WASHINGTON, July 18, 2003--Chinese authorities have formally charged a U.S.-based democracy activist with spying and entering the country illegally, according to his lawyer and his wife. Yang Jianli, a permanent U.S. resident, could face trial as early as July 28.
�I received the indictment papers yesterday,� Yang�s lawyer, Mo Shaoping, told RFA�s Cantonese service. �The trial date is tentatively set for 10 days from now. But we don�t have the definite date yet--it may be early August.
�I can�t say whether I am optimistic or pessimistic," he said. "The evidence in this indictment has been sent to the court. � I will see Yang Jianli on Monday." Mo told RFA's Mandarin service he expects the trial to be closed because it involves national security.
"We went to the court house yesterday afternoon and made copies of the relevant documents and material," Mo said. "An official from the public security bureau's detention center where Yang Jianli is being kept called me. He informed me that Yang Jianli had been given a copy of the indictment and had asked to meet with his lawyer."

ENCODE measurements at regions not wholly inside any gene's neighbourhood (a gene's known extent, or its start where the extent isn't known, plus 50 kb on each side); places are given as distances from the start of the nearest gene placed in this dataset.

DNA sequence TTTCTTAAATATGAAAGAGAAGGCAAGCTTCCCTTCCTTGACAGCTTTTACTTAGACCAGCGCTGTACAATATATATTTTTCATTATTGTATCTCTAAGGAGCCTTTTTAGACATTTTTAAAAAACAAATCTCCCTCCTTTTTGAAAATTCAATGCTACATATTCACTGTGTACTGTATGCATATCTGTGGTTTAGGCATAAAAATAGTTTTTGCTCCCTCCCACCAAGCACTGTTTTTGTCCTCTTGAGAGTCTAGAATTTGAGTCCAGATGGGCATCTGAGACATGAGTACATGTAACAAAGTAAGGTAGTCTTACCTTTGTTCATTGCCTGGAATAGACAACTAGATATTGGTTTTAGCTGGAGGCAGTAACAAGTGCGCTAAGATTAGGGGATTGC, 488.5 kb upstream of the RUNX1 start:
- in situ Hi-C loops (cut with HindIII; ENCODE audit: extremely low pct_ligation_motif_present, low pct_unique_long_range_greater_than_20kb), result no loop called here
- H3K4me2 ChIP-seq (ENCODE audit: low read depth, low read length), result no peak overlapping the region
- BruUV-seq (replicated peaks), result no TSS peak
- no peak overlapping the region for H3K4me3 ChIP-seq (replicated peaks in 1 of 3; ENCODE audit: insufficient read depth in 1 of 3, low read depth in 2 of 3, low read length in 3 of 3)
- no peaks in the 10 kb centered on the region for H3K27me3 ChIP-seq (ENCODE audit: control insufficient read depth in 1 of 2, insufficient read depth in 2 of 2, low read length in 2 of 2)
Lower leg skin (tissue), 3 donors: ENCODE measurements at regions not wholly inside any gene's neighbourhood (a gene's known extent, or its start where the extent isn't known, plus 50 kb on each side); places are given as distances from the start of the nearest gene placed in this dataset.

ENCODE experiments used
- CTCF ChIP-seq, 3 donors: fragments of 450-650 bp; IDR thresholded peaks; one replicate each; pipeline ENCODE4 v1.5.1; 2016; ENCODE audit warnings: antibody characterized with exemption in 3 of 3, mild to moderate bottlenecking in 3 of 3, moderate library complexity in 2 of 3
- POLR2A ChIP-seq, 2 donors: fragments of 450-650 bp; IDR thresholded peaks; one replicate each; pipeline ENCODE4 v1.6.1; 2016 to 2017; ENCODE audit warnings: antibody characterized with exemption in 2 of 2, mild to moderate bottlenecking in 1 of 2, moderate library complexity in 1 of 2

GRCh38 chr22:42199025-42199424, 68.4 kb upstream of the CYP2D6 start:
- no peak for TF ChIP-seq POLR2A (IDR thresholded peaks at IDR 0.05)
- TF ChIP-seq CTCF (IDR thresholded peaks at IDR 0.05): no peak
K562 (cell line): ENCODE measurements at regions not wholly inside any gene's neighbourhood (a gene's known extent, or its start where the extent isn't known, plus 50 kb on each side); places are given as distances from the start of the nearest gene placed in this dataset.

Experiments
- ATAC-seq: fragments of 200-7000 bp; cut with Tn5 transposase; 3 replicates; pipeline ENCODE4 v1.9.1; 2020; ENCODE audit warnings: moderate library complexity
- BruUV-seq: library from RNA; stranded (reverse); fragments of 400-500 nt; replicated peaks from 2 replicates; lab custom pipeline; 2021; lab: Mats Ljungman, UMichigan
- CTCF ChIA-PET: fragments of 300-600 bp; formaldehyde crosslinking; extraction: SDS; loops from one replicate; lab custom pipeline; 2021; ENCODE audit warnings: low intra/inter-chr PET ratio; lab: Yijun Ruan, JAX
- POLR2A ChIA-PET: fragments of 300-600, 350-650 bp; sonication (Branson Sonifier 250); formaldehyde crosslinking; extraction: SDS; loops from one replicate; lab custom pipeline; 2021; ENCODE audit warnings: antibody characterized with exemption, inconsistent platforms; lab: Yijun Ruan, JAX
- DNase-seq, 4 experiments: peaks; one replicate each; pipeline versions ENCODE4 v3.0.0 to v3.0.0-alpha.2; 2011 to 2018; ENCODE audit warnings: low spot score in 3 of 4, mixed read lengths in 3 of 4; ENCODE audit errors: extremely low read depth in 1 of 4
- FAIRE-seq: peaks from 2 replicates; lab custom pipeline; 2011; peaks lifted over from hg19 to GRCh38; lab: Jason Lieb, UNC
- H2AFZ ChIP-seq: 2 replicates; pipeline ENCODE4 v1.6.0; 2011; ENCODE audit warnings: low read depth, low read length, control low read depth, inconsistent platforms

At the trial, Mo said, "Yang Jianli will be in court as the defendant. The prosecutor will be there. And I will be there as the defense attorney. I will probably bring my assistant. There will be three judges and a court record-keeper. That's all."
According to Yang�s wife, Christina Fu, the Beijing Bureau of National Security Prosecution has accused Yang of spying for Taiwan's Nationalist Party. The indictment accused Yang of gathering information on China's Taiwan policy and living conditions. Fu has publicly rejected the accusations against her husband.
The international community has lobbied Beijing to free Yang, 39.
Yang flew to China in April 2002 to research labor protests and to speak with democracy advocates. Not long after arriving, he was detained at Kunming Airport for having false papers. He was able to call his wife once from the hotel where he was detained; he hasn�t been heard from since.
Yang, a Chinese mathematician and economist with permanent U.S. residency, is founder and head of the Foundation for China in the 21st Century in Boston. Before his trip to China he lived in Massachusetts with his wife and two children.
He was detained by Chinese police in April 2002 while trying to board a plane in Kunming using false papers. He was not allowed to see his lawyer or family members until about 10 days ago, as word about the potential charges began to leak out.
The U.S. House of Representatives has passed a resolution calling for Yang's release, and high-ranking U.S. officials have raised his case in bilateral talks.
You can read more about Yang at www.yangjianli.com
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